Accident Investigation for Private Investigators One
From The "X" FILES by Chris Voeglie of Forensic Associates, Inc.
A recent conversation with a fellow licensed investigator, raised my
curiosity regarding those who have ventured into the field of Accident
Investigation. I was introduced to this gentleman through a mutual friend.
I will refer to him as Investigator X. Investigator X has been a licensed
investigator for nearly 10 years and retired from some 20 years of law
enforcement experience. Through our conversation, Investigator X was clearly
a knowledgeable and experienced investigator, who has probably forgotten
more about the private investigation industry than I have yet to learn.
That was until he mentioned this great opportunity available to investigators,
Accident Investigation. Well, that's where my expertise came into play
and my concern mounted. Investigator X began explaining, that although
once intimidated by the technical jargon and reputation of the math involved
in accident reconstruction, he found it to be a rather simple. So far I
was still listening, however this is also where my concern turned to fear.
Investigator X at this point has no idea that I am a Traffic Accident Reconstructionist
and that my practice specializes in Accident Investigation & Reconstruction.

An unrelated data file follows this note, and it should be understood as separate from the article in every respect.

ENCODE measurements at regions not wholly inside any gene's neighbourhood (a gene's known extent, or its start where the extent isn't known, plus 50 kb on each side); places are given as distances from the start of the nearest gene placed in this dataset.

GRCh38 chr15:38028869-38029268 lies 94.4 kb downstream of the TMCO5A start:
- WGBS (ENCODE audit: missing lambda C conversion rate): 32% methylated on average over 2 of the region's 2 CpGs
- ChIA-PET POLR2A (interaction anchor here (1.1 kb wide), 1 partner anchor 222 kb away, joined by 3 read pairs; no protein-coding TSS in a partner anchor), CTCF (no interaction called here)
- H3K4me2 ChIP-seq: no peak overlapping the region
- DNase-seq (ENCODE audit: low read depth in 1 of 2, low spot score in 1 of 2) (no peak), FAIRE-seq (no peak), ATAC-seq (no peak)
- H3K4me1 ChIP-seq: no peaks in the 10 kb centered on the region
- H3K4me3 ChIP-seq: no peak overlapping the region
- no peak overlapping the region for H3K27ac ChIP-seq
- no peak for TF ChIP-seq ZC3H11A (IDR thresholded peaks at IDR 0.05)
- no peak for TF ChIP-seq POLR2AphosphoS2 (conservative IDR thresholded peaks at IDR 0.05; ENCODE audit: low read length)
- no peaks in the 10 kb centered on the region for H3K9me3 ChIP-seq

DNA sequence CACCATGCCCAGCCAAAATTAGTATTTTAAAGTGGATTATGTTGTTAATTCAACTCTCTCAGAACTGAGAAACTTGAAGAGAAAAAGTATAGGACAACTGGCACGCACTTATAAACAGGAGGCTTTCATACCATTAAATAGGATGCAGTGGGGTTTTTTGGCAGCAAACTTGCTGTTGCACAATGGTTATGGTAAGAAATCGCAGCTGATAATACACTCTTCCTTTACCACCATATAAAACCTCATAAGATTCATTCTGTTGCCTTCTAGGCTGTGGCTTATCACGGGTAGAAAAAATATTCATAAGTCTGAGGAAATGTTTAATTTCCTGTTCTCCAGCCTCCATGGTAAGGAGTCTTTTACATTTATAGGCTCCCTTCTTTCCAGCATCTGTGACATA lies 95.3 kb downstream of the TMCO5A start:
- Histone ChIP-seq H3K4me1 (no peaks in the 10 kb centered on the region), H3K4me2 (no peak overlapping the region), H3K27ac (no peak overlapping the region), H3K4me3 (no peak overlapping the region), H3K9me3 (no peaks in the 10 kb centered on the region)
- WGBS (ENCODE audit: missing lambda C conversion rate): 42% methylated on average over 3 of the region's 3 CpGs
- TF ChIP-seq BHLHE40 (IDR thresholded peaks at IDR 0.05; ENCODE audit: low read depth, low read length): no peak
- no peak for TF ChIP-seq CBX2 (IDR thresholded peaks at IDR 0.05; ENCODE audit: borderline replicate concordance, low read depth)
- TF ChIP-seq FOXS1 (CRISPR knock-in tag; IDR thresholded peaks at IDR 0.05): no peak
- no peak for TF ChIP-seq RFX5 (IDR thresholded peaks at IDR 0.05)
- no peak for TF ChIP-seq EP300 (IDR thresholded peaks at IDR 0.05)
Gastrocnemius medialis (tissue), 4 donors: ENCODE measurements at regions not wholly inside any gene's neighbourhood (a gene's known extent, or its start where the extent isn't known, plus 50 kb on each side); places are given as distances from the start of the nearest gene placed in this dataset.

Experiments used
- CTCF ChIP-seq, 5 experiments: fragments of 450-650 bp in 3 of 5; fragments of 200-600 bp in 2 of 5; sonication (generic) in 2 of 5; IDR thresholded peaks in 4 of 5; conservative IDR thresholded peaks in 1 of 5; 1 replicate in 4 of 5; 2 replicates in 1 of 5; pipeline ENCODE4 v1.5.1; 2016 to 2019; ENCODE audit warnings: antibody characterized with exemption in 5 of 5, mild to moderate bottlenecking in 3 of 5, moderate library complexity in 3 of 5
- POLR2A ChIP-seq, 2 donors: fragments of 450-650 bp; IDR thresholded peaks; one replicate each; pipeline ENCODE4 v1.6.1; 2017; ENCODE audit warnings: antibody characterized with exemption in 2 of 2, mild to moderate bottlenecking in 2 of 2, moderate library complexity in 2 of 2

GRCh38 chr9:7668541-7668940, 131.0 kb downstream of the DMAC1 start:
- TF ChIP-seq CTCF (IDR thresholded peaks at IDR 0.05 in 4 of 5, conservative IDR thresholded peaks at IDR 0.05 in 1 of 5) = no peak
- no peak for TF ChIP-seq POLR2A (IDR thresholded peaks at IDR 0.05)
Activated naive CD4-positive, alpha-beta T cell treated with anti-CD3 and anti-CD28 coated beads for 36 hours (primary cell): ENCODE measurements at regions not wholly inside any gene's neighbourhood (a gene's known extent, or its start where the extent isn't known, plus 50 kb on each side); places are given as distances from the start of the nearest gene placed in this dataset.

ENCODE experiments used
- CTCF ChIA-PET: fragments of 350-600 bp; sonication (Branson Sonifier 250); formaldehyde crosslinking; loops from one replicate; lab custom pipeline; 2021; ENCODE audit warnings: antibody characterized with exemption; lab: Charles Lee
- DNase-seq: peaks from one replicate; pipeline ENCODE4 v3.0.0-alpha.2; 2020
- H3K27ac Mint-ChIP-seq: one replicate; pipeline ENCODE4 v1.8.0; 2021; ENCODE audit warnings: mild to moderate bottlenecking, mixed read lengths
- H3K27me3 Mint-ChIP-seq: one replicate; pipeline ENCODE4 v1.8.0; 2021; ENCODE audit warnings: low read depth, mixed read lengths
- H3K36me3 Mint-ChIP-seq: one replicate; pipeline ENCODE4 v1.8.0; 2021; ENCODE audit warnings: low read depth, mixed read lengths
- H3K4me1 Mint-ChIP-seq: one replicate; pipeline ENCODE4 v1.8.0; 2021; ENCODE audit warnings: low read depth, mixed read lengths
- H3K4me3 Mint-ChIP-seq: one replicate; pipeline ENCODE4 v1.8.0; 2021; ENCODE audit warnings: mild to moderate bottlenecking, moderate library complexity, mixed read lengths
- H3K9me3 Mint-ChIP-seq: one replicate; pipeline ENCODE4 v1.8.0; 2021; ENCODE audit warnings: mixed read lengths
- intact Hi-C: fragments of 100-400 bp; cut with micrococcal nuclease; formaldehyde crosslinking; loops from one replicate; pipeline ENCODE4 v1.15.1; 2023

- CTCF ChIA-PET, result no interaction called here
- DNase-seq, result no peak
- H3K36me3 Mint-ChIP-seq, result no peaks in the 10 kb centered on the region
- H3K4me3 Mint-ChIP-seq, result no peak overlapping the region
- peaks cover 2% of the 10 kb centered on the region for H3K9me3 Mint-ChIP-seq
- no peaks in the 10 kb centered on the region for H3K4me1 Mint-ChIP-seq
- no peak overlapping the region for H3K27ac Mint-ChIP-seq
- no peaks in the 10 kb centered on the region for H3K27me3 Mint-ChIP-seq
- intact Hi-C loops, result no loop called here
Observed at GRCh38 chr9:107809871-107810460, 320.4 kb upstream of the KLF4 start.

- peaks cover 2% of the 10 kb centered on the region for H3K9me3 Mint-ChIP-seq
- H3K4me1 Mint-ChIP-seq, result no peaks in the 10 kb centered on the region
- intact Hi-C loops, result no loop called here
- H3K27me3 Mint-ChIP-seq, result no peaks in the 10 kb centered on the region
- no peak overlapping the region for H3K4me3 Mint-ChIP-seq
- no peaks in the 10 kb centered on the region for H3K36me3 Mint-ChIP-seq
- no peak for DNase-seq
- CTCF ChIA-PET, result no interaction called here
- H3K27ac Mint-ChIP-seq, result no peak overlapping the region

He advised me that after reading various publications, which appeared
to have been written for insurance investigators or adjusters, he was able
to easily determine a vehicle's speed from skid marks left at the scene.
Although our discussion became rather entangled and involved numerous topics
I wish to address this particular subject matter. The science and procedures
of accident reconstruction are based on scientifically approved methods
that are derived from the physics developed by Sir Isaac Newton. In recent
years many individuals have surfaced, proclaiming to be Accident Investigators
and or Reconstructionists. Some of these individuals are indeed well trained
and knowledgeable in the field and as this example will demonstrate some
not so knowledgeable. This unfortunate case is a perfect example of the
old saying "a little knowledge is worst than no knowledge at all"
and will prove deadly in a litigation matter.
When I was working in the traffic division many times I was asked "how
can you prove that," when I had determined a vehicle's minimum speed.
I will not, and can not encompass the entire subject matter of speed from
skid marks, but I will attempt to provide a basic understanding of how
it can be calculated and the details needed to make your estimates more
accurate and less susceptible to legal attack.
A vehicle's speed from skidding can be calculated with a multitude
of different formulas. The simplest formula to discuss and utilize is that